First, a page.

The prophylaxis and/or the cosmetic or dermatological treatment with the active ingredient used in accordance with the invention, or with the cosmetic or topical dermatological preparations with an effective content of active ingredient used in accordance with the invention, is effected in the customary manner by applying the active ingredient used in accordance with the invention, or the cosmetic or topical dermatological preparations with an effective content of active ingredient used in accordance with the invention, to the affected parts of the skin.
The active ingredient used in accordance with the invention may advantageously be incorporated into customary cosmetic and dermatological preparations, which may exist in a variety of forms. For example, they may be a solution, a water-in-oil (W/O) type emulsion, an oil-in-water (O/W) type emulsion, or a multiple emulsion, for example a water-in-oil-in-water (w/o/W) or oil-in-water-in-oil (O/W/o) emulsion, a hydrodispersion or lipodispersion, a gel, a solid stick or else an aerosol.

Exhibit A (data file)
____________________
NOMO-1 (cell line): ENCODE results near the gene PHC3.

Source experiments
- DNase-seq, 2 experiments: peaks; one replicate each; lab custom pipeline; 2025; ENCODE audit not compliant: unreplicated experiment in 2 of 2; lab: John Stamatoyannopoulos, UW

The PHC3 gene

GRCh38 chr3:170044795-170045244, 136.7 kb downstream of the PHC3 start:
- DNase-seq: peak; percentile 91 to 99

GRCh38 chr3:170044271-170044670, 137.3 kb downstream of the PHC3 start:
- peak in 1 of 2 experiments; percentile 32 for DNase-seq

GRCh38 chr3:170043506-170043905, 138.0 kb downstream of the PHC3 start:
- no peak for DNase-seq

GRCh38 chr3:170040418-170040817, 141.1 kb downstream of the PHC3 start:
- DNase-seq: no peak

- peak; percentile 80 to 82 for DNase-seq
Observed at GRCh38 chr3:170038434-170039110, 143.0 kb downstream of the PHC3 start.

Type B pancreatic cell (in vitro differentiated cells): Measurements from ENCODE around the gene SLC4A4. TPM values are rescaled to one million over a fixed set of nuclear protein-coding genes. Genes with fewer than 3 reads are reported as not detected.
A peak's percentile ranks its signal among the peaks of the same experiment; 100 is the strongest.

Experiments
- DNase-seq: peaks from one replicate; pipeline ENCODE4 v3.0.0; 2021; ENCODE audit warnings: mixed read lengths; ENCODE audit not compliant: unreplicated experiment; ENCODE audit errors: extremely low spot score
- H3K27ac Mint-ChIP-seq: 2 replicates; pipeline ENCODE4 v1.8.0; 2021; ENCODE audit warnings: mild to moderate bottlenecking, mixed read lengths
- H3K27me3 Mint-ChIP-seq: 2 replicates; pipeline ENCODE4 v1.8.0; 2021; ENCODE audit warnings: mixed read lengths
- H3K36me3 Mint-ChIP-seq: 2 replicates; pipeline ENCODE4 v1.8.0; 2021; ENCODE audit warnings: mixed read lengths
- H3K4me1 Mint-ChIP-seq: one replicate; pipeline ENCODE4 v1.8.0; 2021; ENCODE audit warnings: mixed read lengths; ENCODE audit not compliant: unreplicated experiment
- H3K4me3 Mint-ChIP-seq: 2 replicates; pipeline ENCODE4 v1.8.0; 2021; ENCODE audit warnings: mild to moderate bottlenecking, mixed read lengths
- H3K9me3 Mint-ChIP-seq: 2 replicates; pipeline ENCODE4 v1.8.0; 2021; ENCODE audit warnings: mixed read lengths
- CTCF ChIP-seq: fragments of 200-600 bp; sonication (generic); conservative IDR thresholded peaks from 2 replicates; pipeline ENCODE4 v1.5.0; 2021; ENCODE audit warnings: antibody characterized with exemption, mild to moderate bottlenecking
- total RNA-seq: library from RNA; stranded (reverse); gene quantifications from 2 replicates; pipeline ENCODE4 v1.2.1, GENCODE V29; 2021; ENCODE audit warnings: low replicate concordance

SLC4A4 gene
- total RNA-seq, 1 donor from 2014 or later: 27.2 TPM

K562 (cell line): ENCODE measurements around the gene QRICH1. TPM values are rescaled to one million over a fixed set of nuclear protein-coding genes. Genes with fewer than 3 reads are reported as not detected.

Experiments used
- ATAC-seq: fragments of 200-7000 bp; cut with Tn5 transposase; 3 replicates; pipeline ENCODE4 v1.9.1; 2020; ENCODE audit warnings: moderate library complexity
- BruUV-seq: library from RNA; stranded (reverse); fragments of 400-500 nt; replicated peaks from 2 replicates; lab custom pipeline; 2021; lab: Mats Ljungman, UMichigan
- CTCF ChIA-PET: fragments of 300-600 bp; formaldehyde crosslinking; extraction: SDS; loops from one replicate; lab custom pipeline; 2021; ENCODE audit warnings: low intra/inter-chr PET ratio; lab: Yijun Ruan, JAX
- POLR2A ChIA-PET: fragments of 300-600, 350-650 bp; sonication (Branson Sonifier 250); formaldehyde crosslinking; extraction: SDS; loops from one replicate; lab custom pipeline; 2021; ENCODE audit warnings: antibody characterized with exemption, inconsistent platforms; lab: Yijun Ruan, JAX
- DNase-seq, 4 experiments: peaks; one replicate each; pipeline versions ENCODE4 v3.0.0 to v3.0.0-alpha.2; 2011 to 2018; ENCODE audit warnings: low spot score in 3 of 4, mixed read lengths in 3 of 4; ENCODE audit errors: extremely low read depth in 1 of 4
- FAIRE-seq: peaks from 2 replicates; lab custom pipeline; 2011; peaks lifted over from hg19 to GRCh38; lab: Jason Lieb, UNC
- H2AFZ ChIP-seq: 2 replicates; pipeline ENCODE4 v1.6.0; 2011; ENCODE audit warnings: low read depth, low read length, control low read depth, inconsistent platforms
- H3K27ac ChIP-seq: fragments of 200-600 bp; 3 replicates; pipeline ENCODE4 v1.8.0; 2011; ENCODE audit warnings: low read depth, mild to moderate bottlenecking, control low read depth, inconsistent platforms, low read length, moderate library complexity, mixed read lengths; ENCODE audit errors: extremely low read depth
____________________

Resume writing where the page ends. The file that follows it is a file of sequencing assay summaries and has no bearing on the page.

Emulsions in accordance with the present invention, for example in the form of a cream, a lotion or a cosmetic milk, are advantageous and comprise, for example, fats, oils, waxes and/or other lipids, as well as water and one or more emulsifiers as they are usually used for such a type of formulation.
It is also possible and advantageous in accordance with the present invention to incorporate the active ingredient used in accordance with the invention into aqueous systems or surfactant preparations for cleansing skin and hair.